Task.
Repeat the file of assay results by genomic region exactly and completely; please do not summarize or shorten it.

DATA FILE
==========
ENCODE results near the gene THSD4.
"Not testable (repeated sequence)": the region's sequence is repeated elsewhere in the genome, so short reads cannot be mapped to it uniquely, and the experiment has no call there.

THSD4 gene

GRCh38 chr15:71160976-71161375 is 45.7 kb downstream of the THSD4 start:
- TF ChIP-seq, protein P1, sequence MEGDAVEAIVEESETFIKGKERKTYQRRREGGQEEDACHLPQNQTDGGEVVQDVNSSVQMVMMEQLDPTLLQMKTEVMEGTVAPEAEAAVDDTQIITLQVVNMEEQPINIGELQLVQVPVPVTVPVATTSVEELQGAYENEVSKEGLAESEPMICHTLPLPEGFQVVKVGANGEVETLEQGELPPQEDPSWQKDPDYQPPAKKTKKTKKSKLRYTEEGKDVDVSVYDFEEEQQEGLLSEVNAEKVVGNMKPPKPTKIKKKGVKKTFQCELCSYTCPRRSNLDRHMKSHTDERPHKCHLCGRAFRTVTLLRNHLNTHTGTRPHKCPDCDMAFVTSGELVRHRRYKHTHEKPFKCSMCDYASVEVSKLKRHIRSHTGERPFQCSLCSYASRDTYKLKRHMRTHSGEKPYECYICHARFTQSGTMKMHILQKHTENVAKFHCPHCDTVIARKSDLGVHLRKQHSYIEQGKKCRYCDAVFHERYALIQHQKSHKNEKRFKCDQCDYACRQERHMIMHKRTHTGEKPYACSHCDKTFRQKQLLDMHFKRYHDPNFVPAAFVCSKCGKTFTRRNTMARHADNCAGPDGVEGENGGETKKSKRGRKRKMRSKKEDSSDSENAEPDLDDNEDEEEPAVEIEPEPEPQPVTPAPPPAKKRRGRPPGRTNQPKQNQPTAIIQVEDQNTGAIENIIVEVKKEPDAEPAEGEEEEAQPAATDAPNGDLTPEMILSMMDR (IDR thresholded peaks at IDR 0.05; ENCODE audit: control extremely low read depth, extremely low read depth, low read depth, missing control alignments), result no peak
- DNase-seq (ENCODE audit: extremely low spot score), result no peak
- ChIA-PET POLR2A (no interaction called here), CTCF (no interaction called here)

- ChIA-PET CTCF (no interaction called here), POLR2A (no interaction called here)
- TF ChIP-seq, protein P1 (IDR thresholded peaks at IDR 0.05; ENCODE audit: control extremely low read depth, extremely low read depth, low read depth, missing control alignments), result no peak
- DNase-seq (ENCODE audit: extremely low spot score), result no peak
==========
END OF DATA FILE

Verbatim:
ENCODE results near the gene THSD4.
"Not testable (repeated sequence)": the region's sequence is repeated elsewhere in the genome, so short reads cannot be mapped to it uniquely, and the experiment has no call there.

THSD4 gene

GRCh38 chr15:71160976-71161375 is 45.7 kb downstream of the THSD4 start:
- TF ChIP-seq, protein P1, sequence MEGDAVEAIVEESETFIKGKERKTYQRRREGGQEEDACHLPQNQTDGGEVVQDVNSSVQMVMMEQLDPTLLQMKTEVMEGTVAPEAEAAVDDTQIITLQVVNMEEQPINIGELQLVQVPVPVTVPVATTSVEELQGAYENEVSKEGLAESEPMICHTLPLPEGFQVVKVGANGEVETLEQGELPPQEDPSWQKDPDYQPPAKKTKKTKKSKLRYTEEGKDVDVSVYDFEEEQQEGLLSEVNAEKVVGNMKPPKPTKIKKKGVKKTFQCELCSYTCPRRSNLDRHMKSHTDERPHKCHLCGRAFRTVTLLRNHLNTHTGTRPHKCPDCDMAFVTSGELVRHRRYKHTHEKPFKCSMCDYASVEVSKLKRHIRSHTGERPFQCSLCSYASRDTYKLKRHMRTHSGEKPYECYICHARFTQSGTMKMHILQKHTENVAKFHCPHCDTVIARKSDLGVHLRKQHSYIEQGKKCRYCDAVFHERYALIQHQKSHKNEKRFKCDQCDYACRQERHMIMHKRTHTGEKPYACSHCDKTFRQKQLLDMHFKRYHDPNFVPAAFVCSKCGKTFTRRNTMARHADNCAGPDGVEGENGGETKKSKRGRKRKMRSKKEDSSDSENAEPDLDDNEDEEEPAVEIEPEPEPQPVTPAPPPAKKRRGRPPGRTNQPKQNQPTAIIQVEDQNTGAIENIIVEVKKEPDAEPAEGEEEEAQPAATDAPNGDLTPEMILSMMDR (IDR thresholded peaks at IDR 0.05; ENCODE audit: control extremely low read depth, extremely low read depth, low read depth, missing control alignments), result no peak
- DNase-seq (ENCODE audit: extremely low spot score), result no peak
- ChIA-PET POLR2A (no interaction called here), CTCF (no interaction called here)

- ChIA-PET CTCF (no interaction called here), POLR2A (no interaction called here)
- TF ChIP-seq, protein P1 (IDR thresholded peaks at IDR 0.05; ENCODE audit: control extremely low read depth, extremely low read depth, low read depth, missing control alignments), result no peak
- DNase-seq (ENCODE audit: extremely low spot score), result no peak